Wolf and Rosenberg’s associate Baimukhanov is a Kazakhstani businessman with close relations to Chinese business interests. In 2015-2016, Baimukhanov’s small construction company Bazis Alatau, registered in Kazakhstan, worked with a Chinese company, Zhongfu, to bid for a regional government project in Kazakhstan. We can confirm Baimukhanov’s identity from the Kazakh state registry of taxpayers, where his date of birth is consistent with the documentation from the German Trade Registry.

Earlier this year, Baimukhanov was arrested. On 20 February he was detained together with his business partner G. Nabiyeva and charged with fraud of one billion tenge (€2.4 million) in relation to building contracts and leasing land, and with attempting to issue illegal gambling permits in the Khorgos International Centre for Border Cooperation, a joint business project that stretches over both sides of the Chinese-Kazakh border. On 26 February 2018, Baimukhanov’s business partners Wolf and Rosenberg founded Hyper Partners GmbH.

The Uighur connection

Here, this story turns towards the border between Xinjiang and Kazakhstan, the geographic crux where ethnic identities merge and business connections intertwine.

In July 2016, a Dubai resident, Kazakhstani national and ethnic Uighur with the name Abdukadyr Khabibula became a major shareholder in W&R. Khabibula and Baimukhanov each took control of 40% of the company, leaving Wolf and Rosenberg with a 10% stake each. Two weeks after this transaction, Wolf and Rosenberg registered a new company, Statuswest GmbH, together with a resident of the German town of Dietzenbach by the name of Palvan Habibullah. The company was registered at the same address as W&R. Palvan Habibullah owned €20,000 of the shares, or 80%, and Rosenberg and Wolf controlled €2,500 worth of shares each.

Screen_Shot_2018-12-17_at_12.28.10 (1).png

The new Tashkent City project from above. Source: Tashkent City.

Palvan Habibullah not only has a strikingly similar surname to Abdukadyr Khabibula, who took over W&R – he was also born on the exact same day, 16 February 1964. Cross-referencing through different jurisdictions and the matching date of birth suggest that Palvan Habibullah and Adukadyr Khabibula could be the same person, though differences and mistakes in spelling in the German business registry make it difficult to establish this with any certainty. Several iterations of this person’s name appear in business registries around the world. Here we chose to use the official spelling of the Kazakhstani citizen Abdukadyr Khabibulla, as registered in the UK Companies House database.

In 2014, Khabibulla founded a new company, Palwan Limited, in London. Palwan is the German spelling of the name Palvan, the name Khabibulla may be using as a German resident. But in the UK registry, Khabibulla figures as a UK resident. Palwan Limited has remained dormant, and counts possible relatives of Khabibulla among its shareholders: Aibibula Paliwanmuhaimaiti (born August 1991), a UK resident and Chinese national; Rezi Maliya (born April 1967), UK resident, Chinese national; Aibibula Yamimaiti; and Aibibula Nuerbiya.

Two of the shareholders in Palwan Limited, Abibulla Paliwanmuhaimaiti and Rezi Maliya, are also shareholders and directors of another company, AKA London Trading Limited (later renamed AKA London Limited). This company was registered on 29 October 2015 in the British town of Kingston upon Thames. Abibula Nuermaimaiti (born June 1989), a UK resident and Chinese citizen, is also listed among the company’s shareholders.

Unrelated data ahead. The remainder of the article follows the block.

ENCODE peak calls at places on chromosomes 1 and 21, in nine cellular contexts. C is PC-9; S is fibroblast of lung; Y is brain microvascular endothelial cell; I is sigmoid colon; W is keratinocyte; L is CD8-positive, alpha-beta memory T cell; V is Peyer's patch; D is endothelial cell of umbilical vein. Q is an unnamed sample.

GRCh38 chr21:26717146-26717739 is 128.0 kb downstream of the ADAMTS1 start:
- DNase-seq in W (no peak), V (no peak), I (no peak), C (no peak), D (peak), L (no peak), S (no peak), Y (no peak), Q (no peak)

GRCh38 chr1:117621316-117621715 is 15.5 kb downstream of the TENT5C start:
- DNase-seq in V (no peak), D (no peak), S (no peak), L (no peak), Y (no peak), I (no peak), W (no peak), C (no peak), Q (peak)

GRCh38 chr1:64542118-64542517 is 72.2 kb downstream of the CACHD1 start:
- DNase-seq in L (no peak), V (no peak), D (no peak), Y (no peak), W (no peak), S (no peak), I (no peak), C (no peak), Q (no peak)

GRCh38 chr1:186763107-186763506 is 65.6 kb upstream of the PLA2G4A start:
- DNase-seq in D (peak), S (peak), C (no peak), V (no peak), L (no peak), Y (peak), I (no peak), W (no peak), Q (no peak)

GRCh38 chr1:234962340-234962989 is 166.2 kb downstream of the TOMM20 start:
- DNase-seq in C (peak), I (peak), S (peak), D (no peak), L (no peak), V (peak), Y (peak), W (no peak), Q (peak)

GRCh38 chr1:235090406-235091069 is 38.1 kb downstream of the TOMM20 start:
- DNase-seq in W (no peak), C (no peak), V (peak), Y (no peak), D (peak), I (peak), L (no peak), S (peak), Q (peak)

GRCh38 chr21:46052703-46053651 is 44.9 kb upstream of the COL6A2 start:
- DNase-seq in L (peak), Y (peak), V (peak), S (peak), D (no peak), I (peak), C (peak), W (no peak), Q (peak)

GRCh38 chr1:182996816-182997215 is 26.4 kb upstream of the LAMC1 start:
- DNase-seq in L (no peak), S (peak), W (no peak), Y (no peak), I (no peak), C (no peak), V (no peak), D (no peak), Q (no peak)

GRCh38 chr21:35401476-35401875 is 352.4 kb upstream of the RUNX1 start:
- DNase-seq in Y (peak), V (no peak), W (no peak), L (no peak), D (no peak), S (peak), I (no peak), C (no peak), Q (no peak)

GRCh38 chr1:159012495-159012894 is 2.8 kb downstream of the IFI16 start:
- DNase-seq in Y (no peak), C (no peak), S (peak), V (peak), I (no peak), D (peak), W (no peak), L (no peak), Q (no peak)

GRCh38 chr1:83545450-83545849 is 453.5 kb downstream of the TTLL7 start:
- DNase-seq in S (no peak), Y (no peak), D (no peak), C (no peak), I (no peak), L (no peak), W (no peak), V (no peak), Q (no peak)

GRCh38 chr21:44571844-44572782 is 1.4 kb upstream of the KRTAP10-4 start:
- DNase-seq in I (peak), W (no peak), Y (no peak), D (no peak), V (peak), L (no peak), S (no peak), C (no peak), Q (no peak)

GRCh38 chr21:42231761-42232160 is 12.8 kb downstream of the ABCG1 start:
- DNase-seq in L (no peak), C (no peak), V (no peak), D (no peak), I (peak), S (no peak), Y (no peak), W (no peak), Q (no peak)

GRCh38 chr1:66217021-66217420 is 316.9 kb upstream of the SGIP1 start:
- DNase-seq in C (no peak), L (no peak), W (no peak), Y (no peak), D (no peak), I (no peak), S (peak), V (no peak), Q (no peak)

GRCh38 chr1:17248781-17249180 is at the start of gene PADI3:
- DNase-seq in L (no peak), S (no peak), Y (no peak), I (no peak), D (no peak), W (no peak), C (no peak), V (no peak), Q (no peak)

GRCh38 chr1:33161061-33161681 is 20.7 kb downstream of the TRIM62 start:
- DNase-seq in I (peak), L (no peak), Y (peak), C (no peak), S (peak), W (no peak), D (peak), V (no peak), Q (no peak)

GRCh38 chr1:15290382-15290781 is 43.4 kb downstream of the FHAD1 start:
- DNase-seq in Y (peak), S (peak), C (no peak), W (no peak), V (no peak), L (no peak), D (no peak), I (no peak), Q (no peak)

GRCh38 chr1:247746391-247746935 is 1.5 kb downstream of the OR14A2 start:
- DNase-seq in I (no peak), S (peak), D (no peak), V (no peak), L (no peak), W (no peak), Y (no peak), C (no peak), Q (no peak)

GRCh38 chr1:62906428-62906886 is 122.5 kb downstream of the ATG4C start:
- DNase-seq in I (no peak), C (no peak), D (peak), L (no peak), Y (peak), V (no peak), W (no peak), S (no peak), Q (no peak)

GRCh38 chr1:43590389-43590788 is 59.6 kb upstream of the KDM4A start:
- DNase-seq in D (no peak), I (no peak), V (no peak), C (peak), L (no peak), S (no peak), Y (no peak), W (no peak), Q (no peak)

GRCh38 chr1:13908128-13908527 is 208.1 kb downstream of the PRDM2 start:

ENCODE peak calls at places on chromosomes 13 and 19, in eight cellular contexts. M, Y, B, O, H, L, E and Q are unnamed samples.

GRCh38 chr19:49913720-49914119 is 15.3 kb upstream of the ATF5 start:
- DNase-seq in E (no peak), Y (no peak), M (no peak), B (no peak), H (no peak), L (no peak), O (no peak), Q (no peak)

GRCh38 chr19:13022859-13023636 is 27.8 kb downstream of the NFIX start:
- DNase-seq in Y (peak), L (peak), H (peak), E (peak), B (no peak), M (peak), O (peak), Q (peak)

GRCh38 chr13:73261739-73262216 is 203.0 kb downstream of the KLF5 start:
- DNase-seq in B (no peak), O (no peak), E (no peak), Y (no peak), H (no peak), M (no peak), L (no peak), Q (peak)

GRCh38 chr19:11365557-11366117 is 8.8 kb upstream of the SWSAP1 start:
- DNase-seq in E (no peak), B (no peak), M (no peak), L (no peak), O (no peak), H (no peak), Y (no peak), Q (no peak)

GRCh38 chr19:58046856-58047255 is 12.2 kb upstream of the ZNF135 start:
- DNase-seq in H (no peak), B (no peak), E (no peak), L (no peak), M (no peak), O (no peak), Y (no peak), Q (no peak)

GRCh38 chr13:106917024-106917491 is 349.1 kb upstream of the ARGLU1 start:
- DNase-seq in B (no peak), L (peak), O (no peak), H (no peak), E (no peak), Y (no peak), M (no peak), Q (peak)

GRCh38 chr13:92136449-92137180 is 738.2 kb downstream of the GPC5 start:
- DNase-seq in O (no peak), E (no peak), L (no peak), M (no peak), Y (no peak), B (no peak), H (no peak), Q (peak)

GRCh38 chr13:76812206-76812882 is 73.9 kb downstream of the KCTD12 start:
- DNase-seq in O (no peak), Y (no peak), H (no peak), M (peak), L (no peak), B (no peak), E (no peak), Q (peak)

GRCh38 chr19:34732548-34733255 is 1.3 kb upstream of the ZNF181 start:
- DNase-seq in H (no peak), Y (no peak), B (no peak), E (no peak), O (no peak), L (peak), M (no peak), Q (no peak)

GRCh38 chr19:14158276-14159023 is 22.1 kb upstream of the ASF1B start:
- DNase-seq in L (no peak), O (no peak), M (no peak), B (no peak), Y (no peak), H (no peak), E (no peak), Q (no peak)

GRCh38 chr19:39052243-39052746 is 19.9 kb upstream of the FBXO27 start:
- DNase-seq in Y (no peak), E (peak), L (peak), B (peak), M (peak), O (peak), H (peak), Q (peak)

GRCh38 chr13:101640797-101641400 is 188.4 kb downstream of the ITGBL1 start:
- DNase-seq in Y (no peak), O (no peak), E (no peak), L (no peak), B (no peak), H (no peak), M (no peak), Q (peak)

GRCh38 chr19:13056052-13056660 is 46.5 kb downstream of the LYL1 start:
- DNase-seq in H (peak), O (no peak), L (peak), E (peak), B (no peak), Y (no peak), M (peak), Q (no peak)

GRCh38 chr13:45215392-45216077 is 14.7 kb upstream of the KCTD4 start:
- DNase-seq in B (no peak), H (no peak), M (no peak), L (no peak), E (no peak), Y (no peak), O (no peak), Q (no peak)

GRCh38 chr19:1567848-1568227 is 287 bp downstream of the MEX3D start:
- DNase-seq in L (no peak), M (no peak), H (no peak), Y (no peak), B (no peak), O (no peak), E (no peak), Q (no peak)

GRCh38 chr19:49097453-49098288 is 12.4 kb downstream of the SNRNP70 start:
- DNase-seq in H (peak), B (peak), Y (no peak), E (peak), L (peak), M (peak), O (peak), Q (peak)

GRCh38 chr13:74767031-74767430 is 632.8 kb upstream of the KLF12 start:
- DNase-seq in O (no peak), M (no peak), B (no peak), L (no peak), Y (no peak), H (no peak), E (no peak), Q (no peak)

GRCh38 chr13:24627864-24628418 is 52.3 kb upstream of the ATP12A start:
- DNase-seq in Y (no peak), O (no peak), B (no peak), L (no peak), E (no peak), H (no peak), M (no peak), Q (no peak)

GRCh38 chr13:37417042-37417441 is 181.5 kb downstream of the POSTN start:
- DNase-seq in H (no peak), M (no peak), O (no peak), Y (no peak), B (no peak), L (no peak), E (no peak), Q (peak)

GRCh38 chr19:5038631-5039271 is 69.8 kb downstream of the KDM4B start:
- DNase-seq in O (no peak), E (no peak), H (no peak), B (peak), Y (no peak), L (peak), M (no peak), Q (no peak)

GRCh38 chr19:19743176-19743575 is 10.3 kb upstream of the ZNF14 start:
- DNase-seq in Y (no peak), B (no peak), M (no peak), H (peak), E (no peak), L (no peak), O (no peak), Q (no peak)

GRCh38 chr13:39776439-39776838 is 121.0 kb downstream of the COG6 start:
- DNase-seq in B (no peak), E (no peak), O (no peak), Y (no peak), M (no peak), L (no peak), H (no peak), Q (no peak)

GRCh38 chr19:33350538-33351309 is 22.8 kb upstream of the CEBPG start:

With companies registered in Dubai, Kyrgyzstan, London, Germany and Turkey, holding Chinese and Kazakh passports, and with a variety of residencies, these directors and major shareholders are part of an international Uighur community that makes use of different jurisdictions and investment options across Europe and Asia. According to public accounts, some time between in 2015 and 2016, AKA London Trading borrowed around £2 million from a man named Abdurkadyr Khabibula, in all probability a spelling mistake of Khabibulla’s full name, since it was disclosed in the accounts that he was a “related party to the directors” of AKA London Trading Limited.

This UK company also borrowed around £7.1 million from Palvan Insaat Turizm Lojistik San. TIC. Ltd, a Turkey-registered company related to the Uighur group, between 2015 and 2016. Aibibula Paliwanmuhaimaiti, a director of the UK company Palwan Limited, is registered as the head of this Turkish company, according to information from Turkey’s Yellow Pages business directory. The Palvan Insaat company is located in a residential area of Istanbul. A cursory look through Google Street View and a thorough search failed to return any details of business activity at the address.

Picture 9.png

The business address of Palvan Insaat Turizm Lojistik San. TIC. Ltd. Source: Google Streetview.

Dubai subsidiary, AKA International DMCC, owned by Khabibulla and two other Palwan Limited shareholders, appears to be the only company among this network with an actual real estate portfolio. Indeed, this company invested in a high-tech project in Kyrgyzstan, Bishkek Smart City. This government-led project aimed to install cameras for road safety and surveillance, utilising facial recognition technology to identify people of interest to the authorities. According to the Kyrgyz government, a Chinese state investment fund, Beijing China Veterans Lingxin Capital Management, is acting as the main investor, with Huawei Technologies providing implementation. According to the January 2018 deal, the Beijing China fund will provide $51 million of the investment. The Kyrgyz government was due to provide the remaining funds ($9 million), but backed out at the last minute. According to the director of the Investment Promotion and Protection Agency of Kyrgyz Republic, Huawei identified a new partner ready to invest these funds: a Kyrgyz-registered company, AKA Invest.